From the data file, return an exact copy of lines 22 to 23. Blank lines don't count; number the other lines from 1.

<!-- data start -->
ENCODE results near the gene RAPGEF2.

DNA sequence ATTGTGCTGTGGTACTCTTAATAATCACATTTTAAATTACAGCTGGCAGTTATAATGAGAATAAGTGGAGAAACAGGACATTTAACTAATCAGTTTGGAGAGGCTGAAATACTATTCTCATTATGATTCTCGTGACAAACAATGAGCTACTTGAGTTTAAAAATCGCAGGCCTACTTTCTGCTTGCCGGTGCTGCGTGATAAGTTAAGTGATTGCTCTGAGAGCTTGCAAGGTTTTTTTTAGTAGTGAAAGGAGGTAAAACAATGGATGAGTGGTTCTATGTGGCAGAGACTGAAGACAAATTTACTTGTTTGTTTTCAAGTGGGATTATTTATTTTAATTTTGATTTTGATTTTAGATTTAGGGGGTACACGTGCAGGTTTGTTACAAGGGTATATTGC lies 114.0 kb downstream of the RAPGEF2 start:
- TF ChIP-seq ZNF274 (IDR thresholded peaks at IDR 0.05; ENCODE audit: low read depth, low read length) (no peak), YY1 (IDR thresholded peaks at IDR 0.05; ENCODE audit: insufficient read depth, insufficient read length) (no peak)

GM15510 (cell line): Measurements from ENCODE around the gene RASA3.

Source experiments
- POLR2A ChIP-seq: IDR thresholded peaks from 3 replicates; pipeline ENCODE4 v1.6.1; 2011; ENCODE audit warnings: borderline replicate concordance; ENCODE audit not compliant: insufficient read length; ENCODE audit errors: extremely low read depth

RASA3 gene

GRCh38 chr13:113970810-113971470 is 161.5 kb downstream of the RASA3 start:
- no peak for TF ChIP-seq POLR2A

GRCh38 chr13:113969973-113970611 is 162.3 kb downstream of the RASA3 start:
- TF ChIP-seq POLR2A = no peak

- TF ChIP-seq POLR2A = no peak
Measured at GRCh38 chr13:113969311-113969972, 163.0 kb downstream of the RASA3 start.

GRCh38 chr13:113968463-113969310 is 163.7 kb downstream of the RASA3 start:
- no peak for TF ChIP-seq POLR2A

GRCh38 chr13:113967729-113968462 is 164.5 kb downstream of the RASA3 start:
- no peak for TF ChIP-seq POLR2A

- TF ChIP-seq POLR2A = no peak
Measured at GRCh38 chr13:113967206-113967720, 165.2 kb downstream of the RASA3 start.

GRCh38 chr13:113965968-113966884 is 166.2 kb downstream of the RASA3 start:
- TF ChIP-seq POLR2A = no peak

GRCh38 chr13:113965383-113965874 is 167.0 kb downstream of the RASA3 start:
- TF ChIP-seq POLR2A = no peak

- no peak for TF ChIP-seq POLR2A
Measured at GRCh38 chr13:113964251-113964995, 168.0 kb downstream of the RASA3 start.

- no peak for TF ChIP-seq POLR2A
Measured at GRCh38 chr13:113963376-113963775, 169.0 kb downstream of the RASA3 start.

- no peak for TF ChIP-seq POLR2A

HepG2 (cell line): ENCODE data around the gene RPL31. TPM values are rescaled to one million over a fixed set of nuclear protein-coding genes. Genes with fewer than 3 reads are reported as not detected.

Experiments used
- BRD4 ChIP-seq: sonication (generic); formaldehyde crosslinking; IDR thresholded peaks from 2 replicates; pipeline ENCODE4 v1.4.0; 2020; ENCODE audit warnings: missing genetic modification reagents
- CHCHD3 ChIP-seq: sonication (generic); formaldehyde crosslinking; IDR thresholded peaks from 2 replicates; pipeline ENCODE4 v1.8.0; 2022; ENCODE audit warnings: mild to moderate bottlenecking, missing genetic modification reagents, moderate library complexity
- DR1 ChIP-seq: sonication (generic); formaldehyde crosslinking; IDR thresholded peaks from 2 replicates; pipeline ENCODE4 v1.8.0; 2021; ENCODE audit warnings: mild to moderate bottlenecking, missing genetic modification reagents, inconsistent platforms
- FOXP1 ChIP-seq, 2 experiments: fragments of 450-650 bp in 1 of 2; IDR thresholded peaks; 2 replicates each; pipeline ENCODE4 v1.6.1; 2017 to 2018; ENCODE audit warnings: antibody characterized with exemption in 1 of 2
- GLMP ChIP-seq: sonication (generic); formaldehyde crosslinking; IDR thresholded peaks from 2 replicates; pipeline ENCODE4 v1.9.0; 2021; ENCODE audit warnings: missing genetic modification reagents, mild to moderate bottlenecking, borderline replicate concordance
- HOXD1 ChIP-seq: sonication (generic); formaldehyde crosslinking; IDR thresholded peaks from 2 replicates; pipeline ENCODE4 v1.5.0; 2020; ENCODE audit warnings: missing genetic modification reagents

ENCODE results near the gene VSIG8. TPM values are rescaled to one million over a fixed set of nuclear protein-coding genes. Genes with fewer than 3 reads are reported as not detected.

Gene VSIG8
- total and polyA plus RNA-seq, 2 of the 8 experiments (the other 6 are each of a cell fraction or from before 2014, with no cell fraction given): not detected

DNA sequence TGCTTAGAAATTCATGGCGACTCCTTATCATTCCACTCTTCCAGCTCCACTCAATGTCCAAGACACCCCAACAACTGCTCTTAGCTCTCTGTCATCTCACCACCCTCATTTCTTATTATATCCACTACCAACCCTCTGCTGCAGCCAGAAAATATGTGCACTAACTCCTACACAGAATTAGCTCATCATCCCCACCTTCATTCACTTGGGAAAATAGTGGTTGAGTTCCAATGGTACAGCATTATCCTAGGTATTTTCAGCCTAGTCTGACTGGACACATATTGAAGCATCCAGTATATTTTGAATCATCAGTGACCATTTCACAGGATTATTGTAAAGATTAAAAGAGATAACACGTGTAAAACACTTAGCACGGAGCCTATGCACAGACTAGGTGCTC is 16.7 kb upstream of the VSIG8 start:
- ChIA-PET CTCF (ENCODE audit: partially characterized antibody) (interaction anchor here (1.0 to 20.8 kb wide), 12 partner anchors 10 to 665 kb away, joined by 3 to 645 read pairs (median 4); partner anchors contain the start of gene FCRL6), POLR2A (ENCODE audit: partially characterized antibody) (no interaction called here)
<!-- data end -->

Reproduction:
GRCh38 chr13:113965383-113965874 is 167.0 kb downstream of the RASA3 start:
- TF ChIP-seq POLR2A = no peak